Just because I make this shift does not mean anything will necessarily change. Our civilization is much larger and more complex than a ship. Survival is not a sure thing. However, the trim tab metaphor inspires me to move beyond the comfort of my well-worn victimhood and rugged individualism.
My experiment shifts to reflecting on how I can create more “space” in conversations. When I’m with someone who, like me, believes climate change is a real threat, it’s easy to be respectful and interested, open and generous in my listening of them. Generating a collaborative relationship can happen almost effortlessly.
On the other hand, when I’m listening to someone who believes climate change is a hoax, listening generously is not so easy. I intentionally avoid trying to justify my decisions, prove a point, or validate my opinion. Instead, I stand in a vision of humanity surviving climate disruptions and consciously generate moods of curiosity, anticipation and wonder. (Moods are contagious, and these three are especially conducive to learning, innovation and collaboration.) Rather than defensively discounting what others think and sticking with my own point of view, I practice zooming out to include their points of view and zooming in to catch the nuances of mood, mindset and history that shape their beliefs. I speak respectfully and listen for learning, for possibility, and for opportunity.
To discern where real opportunities lie, I let my curiosity lead. I read and ask questions. I seek out and explore anomalous ideas and practices at the fringe that challenge conventional wisdom and which may, one day, become mainstream. In this way, I combine learning about various possibilities to identify which are actually opportunities that warrant attention, energy and resources.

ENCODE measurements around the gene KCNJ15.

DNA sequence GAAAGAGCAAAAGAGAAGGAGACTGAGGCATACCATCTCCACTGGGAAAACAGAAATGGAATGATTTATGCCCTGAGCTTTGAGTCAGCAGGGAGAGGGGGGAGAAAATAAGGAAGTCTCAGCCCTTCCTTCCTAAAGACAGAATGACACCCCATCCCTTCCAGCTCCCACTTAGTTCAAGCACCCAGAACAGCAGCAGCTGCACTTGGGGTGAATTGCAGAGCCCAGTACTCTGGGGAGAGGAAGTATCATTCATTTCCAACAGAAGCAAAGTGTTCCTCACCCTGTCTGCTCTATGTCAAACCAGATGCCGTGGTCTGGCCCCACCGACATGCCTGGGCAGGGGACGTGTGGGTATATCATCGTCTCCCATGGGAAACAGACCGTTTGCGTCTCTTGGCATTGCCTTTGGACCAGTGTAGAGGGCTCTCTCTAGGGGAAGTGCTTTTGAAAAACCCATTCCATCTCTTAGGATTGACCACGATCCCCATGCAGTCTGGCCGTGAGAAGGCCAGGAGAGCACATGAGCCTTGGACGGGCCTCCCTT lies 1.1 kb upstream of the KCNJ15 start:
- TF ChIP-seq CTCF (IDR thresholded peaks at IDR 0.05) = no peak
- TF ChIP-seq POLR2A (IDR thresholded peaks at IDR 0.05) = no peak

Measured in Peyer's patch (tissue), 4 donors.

I also pay attention to moods and everything they conceal or reveal: what people care about, what possibilities they can see, what choices they have. Anger, for example, tells me a line has been crossed that someone thinks shouldn’t have. Frustration, that something isn’t moving in the direction wanted or at the speed expected. Resentment, that someone or something has not been treated fairly. By validating what each person is experiencing, I create openings to work together to take care of those underlying concerns.
I accept the facts the IPCC has presented: our climate is changing. But that acceptance doesn’t make it a central concern. If there is a deadline for humanity, we do not know exactly what it is. We might evolve into a race of superhuman beings capable of living in much less hospitable climates. Or we might survive by going through a radical and irreversible social revolution. Admittedly, evolution takes time. Revolution is messy.
That has me considering transformation as the way to go. Specifically, transforming my relationship to what is happening with climate by declaring it an emergency. Nothing in the world has to change—neither the climate, nor our civilization—for this transformation to occur. Transformation, defined this way, is a “no change” kind of change that gives me new openings for co-creation. And it can occur in an instant.
“Emergency” graces climate “change” with a certain sense of urgency and reframes it as a finite challenge that must be handled, a challenge for which we can each choose to be personally responsible.
Declaring an emergency reveals what is at stake and what I value and have taken for granted: a certain quality of life with a certain amount of mobility, access to education and career opportunities, freedom to love and to enjoy close relationships with family and friends, and a safe, relatively stable environment in which to raise children and live out my days. The urgency of this “emergency” has me wondering next about whether we can mobilize in time.